Saturday, November 17, 2018


Cloudy now, but the sun could attack at any time.

Putting up solar LED lightstrings in the courtyard. I had been thinking of using electrical alligator clips, but these fence staples (grapas) were cheaper and easy to friction fit with a rubber mallet. The balcony belongs to my neighbor Laura. My wife was on our balcony praying a rosary, and daughter Francesca was having a cigarette (alas) in the courtyard, while I was up & down on the ladder. Laura came out to air blankets. We had a nice visit. We're odd ducks in our no-gringo neighborhood, so Laura is interested in what we're up to. 

We refilled our hummingbird feeders a few days ago. While I was putting the lights up, a hummingbird came by for a snort. They're about titmouse size here, and not as skittish as the North American ones.
Can't wait to see how the lights will look tonight.

Wednesday, November 14, 2018


Janet & I, as legal residents in Ecuador, have signed up for National Healthcare. It costs about $90 a month for us both. But as long as we don't have a crisis, we'll continue to pay out-of-pocket for private healthcare. We can afford to, and there's no point in crowding folks who don't have our options.
For the last few days, Janet has been coughy and achy in her chest & lungs, which in her case might suggest pleurisy. Or worse, pneumonia. She was too worn out to walk to Clinica Latino, so we splurged on a $1.75 cab ride.
I explained Janet's symptoms to the receptionist, who referred us to a pulmonary doc. We waited about 10 minutes to be seen by him, a personable and serene kinda guy. After a gentle and thorough exam, he said it wasn't a lung ailment, but mild sinusitis which was causing her chest to work harder to inflate the lungs. We sat at his desk while he legibly wrote out a prescription for 3 meds, and some recommendations for treating symptoms, including gargling with apple juice, which like most juices is thick and pulpy here. Once he was satisfied that I got it all, he gave me a card and said it was fine to call him anytime on his cell. No paperwork, no intermediaries, no hurry.
We paid $40 cash, and headed to the farmacia, where a week's worth of meds cost another $27.
Life is good.
As an aside, I used to wonder why it's "Clinica Latino," instead of "Clinica Latina." It's because the whole name is "Clinica Latinoamerica," and shortening the adjective doesn't change the implied feminine gender.

Monday, November 12, 2018

Cuenca Eye Candy

When we run errands, we usually reward ourselves with a drink, snack or ice cream. Walking home can involve a 250' climb from some parts of town, so a break before that labor is nice. This is a pic by daughter Francesca on the back terrace of Cafe del Museo. The museum fronts east-west Calle Larga (long street), the south limit of Centro Historico. On the back it overlooks the Rio Tomebamba, one of Cuenca's four rivers (Santa Ana de los Ríos de Cuenca/ Saint Ann of the Rivers of Basin).

One of the few places where I can get a Manhattan
The short way to the back terrace is through the museum, whose front door on Calle Larga is about 40' higher than the Tomebamba. One walks down stairs in the museum about 30' to arrive at the terrace which is about 10' above the river (which can seriously flood during rainy season). It's a very tranquil view across the river to the newer town. Even though there's a 2 lane highway on the other side, the sight and sound of traffic is obscured and muted by the greenery and fast-moving water.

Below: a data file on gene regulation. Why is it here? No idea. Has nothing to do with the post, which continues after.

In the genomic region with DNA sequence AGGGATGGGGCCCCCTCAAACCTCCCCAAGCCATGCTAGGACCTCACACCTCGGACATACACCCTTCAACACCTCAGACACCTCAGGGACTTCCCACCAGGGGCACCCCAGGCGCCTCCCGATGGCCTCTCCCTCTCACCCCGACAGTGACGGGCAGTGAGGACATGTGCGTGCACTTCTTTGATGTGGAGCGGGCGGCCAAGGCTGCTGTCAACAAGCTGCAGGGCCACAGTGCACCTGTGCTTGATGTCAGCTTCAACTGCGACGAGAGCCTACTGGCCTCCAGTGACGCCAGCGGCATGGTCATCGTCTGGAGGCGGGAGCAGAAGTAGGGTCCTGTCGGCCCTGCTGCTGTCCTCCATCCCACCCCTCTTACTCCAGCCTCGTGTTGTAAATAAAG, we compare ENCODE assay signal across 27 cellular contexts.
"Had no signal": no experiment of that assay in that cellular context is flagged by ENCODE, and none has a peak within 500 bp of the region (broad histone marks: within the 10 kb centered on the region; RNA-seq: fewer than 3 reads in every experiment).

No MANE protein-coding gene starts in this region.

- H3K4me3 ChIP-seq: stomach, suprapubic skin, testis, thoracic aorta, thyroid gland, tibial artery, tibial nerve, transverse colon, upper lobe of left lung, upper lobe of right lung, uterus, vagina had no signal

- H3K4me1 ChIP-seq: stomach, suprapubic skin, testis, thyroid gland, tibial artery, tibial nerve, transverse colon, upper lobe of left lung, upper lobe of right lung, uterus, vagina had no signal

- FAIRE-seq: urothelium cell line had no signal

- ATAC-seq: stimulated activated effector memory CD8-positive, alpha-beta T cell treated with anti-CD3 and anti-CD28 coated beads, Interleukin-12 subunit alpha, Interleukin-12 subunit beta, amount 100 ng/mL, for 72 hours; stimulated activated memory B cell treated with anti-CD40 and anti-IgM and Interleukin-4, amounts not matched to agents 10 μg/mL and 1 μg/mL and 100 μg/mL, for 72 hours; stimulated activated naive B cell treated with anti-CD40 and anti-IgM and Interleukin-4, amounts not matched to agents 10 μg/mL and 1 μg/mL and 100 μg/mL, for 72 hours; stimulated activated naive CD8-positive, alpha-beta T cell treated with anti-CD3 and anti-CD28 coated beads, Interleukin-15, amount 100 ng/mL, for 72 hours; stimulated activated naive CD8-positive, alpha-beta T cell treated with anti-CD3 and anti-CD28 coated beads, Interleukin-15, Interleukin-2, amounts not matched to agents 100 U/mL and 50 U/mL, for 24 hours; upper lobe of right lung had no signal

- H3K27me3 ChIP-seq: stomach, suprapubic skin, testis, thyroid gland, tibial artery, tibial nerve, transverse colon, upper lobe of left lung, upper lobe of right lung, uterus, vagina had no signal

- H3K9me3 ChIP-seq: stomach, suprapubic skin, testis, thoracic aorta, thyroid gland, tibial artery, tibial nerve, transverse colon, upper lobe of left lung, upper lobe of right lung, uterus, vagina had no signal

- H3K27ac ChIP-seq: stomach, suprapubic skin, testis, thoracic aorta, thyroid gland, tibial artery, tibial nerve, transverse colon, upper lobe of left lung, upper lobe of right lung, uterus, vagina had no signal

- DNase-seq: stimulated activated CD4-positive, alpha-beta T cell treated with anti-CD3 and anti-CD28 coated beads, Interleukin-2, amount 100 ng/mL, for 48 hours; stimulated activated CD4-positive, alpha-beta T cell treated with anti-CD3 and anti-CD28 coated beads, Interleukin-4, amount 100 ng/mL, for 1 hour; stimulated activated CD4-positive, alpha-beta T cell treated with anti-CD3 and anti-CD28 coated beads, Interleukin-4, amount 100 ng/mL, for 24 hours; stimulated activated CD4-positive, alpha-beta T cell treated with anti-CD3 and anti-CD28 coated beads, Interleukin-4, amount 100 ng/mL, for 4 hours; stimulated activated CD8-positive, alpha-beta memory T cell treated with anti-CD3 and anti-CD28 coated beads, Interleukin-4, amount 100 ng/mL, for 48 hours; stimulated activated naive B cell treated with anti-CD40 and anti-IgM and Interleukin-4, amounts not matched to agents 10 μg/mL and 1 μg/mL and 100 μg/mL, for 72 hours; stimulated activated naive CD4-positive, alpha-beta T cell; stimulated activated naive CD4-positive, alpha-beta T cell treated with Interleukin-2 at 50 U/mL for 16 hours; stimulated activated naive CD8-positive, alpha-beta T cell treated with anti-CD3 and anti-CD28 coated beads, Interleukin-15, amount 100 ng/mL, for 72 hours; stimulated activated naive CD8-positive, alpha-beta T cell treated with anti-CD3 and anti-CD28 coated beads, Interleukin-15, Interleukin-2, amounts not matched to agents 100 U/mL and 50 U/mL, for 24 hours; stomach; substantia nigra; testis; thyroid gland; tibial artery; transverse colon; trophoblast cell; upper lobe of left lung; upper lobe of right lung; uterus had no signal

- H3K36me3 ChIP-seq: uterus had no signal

Pic looking north across the Tomebamba. This isn't a shot of the Museo, as trees block that view, but it's typical. Buildings that show two stories on Calle Larga will have six on the river side. There's a walk along the river, so people can stroll and stop at one of many places to eat and drink. We had idly considered buying a condo overlooking the river, but Calle Larga is loud until the wee hours, and we're basically house people anyway. Cuenca's only 60 miles from the Pacific Ocean, but on the east side of the Andes, so the water in the photo flows into the Amazon, and empties into the Atlantic.

Sunday, November 11, 2018

Panela? Canela?


I don't remember seeing panela in the States. It's unrefined sugar that's very common in Ecuador. We use it in coffee, sweet & sour pork, etc. when we might have used brown sugar in the US. Hard taffy is made from it as well. I've been having trouble distinguishing panela from another edible, canela, finally got them straightened out today. Panela literally means "little bread." Canela means "little cane." But in Spanish, canela says "cinnamon." I kept thinking that the unrefined sugar was canela since it comes from sugarcane; and then would get confused about it being cinnamon. And panela would just mean roll or biscuit.
But panela isn't typically sold in milled (granulated) form (panela molida) but in small hard bricks. Little loaf sized, hence panela. That also explains Queso Panela, small hard cheeses. Got it.
Back to canela. Canela's a cognate of Greek 'kanna,' cane. The root form shows up in all sorts of languages: Arabic al-qandi, candy; kanna, a measuring stick, e.g. canon; and cannon, a tube. Like panela, cinnamon is not typically sold in milled form here either. Instead, it's the raw inner bark product that comes rolled up. We'd call it a stick of cinnamon, but due to the shape it's called by a version of 'canuto,' which is the Spanish word for 'little tube.' Canela, little tube. Similar to cannoli and canneloni. Got this too.


Photo by Gilber Tacuri looking down Calle Benigno Malo toward Catedral Nueva. From our house we'd be headed to Mass or Happy Hour depending on the day. We looked at a house on this street, but bought one further up the hill in a quieter neighborhood.

No Más